Pine Brook Cemetery, Tinton Falls, Monmouth County, NJ

The entrance to Pine Brook Cemetery (aka ?Ruffin Cemetery / ?Shadowbrook Cemetery) is located on Ruffin Court in Tinton Falls, Monmouth County, New Jersey.   The place is very difficult to find on maps and Google Maps isn't any easier.   The Hagstrom map of Monmouth County is a pretty good resource for locating cemeteries and this is how we found it.   Ruffin is located on Squankum Road near RT 18 in a quiet residential area, near Earle Naval Weapons Station.

According to historical accounts, the cemetery was established around 1852 as the graveyard of the A.M.E. Macedonia Zion Church on an acre of land which originally held the church building.   The present St. Thomas A.M.E. Zion Church building is located nearby at the intersection of Squankum and Hamilton Roads.   Boy Scout Troops and perhaps others have attempted to clean up the cemetery and survey the graves but the project is costly and time consuming so no complete job appears to have been accomplished.   The cemetery has been designated a local historical site by Tinton Falls as it houses the graves of several Civil War veterans, specifically those from the north who served in units of "United States Colored Troops."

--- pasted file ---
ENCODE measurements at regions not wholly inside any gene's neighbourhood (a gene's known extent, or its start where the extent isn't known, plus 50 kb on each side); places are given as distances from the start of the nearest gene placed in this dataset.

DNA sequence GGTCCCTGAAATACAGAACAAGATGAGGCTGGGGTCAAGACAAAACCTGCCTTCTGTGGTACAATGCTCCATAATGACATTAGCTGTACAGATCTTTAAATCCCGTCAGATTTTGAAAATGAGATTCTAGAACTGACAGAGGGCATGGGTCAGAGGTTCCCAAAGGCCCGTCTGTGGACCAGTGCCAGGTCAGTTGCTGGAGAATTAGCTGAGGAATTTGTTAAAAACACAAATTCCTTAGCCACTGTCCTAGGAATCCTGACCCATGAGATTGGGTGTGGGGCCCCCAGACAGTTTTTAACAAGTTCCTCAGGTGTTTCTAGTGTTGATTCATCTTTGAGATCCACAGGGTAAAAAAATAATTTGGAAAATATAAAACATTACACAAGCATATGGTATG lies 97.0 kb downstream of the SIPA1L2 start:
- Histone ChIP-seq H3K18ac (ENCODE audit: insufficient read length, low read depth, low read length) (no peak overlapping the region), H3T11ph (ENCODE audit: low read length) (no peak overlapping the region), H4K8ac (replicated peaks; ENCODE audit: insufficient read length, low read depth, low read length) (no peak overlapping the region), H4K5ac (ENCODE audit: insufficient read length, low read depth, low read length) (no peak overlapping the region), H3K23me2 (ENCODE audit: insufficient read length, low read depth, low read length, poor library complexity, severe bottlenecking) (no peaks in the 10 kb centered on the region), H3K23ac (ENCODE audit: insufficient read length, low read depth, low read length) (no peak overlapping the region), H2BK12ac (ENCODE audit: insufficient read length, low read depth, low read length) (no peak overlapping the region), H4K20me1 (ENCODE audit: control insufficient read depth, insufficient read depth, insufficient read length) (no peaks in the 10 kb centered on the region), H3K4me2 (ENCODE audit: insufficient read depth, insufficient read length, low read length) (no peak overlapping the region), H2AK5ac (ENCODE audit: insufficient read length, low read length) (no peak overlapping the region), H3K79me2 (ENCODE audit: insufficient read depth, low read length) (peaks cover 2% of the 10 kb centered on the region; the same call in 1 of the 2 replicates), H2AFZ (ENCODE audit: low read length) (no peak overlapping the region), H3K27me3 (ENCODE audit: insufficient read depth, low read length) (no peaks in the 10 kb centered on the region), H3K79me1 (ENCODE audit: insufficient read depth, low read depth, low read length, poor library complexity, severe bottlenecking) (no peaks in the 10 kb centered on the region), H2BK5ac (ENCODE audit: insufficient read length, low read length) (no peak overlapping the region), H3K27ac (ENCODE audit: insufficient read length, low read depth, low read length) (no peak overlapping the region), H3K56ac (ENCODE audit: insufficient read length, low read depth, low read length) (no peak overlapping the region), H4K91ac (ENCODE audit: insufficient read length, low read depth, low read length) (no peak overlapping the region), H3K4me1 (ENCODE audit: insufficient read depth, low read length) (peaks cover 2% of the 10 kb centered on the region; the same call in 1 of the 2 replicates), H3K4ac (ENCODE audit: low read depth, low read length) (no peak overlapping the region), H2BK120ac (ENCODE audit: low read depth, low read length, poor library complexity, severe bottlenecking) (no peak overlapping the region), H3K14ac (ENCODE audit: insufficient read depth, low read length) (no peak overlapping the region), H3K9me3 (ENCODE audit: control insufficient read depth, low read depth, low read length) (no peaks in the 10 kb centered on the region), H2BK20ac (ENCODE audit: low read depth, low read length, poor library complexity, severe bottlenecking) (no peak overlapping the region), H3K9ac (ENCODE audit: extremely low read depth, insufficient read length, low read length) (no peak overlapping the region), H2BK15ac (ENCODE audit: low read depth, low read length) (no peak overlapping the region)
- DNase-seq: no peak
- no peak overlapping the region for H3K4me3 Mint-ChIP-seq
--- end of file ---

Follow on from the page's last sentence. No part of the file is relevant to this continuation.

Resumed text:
The biggest area of confusion on our part is just where exactly the boundaries of Pine Brook Cemetery lie and what constitutes Ruffin Cemetery.   One account we found states that Pinebrook lies near Ruffin and is on exactly one acre.   We found grave scattered over an area which appears to be greater than one acre but no delineation of anything called "Ruffin Cemetery."   Presumably our work includes both burial grounds into a single work which, while inaccurate, is unavoidable at this time.

We visited the cemetery in early spring which made it somewhat accessible.   During summer months it would appear to be almost completely obscured by overgrowth.   Many grave markers were almost completely engulfed in brush remains from the prior year.   In summer months, the place is probably near invisible to the casual observer.

As a result of the woods, brush and time, many tombstones are almost completely worn away.   We photographed most of these and transcribed them as best we could.

The following are some of the tombstones we were able to wholly or mostly decipher.   To access tombstone photographs, click on the adjacent links:

The following are markers we were unable to read in whole or in part: